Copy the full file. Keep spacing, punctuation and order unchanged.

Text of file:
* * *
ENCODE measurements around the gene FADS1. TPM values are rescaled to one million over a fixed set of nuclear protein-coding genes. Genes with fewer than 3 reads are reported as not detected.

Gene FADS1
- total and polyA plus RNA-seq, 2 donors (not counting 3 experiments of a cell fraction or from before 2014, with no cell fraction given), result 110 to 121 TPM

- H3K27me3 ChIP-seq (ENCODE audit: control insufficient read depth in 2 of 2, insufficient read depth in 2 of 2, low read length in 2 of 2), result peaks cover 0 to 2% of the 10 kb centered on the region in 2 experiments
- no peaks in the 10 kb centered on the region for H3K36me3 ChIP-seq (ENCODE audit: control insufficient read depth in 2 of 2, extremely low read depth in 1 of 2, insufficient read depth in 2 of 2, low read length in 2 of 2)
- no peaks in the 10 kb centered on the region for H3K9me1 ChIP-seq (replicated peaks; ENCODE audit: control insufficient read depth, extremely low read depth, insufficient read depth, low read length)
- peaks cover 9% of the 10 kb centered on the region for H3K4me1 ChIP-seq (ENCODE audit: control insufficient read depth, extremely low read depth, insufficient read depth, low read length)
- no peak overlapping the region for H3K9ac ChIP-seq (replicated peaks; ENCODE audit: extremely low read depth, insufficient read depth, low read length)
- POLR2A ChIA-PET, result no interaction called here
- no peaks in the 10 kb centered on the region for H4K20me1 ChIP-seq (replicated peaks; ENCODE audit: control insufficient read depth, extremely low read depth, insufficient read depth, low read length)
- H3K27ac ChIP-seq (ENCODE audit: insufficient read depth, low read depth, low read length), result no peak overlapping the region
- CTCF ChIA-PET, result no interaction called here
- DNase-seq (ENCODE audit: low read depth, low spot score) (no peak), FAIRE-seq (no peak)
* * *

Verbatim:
ENCODE measurements around the gene FADS1. TPM values are rescaled to one million over a fixed set of nuclear protein-coding genes. Genes with fewer than 3 reads are reported as not detected.

Gene FADS1
- total and polyA plus RNA-seq, 2 donors (not counting 3 experiments of a cell fraction or from before 2014, with no cell fraction given), result 110 to 121 TPM

- H3K27me3 ChIP-seq (ENCODE audit: control insufficient read depth in 2 of 2, insufficient read depth in 2 of 2, low read length in 2 of 2), result peaks cover 0 to 2% of the 10 kb centered on the region in 2 experiments
- no peaks in the 10 kb centered on the region for H3K36me3 ChIP-seq (ENCODE audit: control insufficient read depth in 2 of 2, extremely low read depth in 1 of 2, insufficient read depth in 2 of 2, low read length in 2 of 2)
- no peaks in the 10 kb centered on the region for H3K9me1 ChIP-seq (replicated peaks; ENCODE audit: control insufficient read depth, extremely low read depth, insufficient read depth, low read length)
- peaks cover 9% of the 10 kb centered on the region for H3K4me1 ChIP-seq (ENCODE audit: control insufficient read depth, extremely low read depth, insufficient read depth, low read length)
- no peak overlapping the region for H3K9ac ChIP-seq (replicated peaks; ENCODE audit: extremely low read depth, insufficient read depth, low read length)
- POLR2A ChIA-PET, result no interaction called here
- no peaks in the 10 kb centered on the region for H4K20me1 ChIP-seq (replicated peaks; ENCODE audit: control insufficient read depth, extremely low read depth, insufficient read depth, low read length)
- H3K27ac ChIP-seq (ENCODE audit: insufficient read depth, low read depth, low read length), result no peak overlapping the region
- CTCF ChIA-PET, result no interaction called here
- DNase-seq (ENCODE audit: low read depth, low spot score) (no peak), FAIRE-seq (no peak)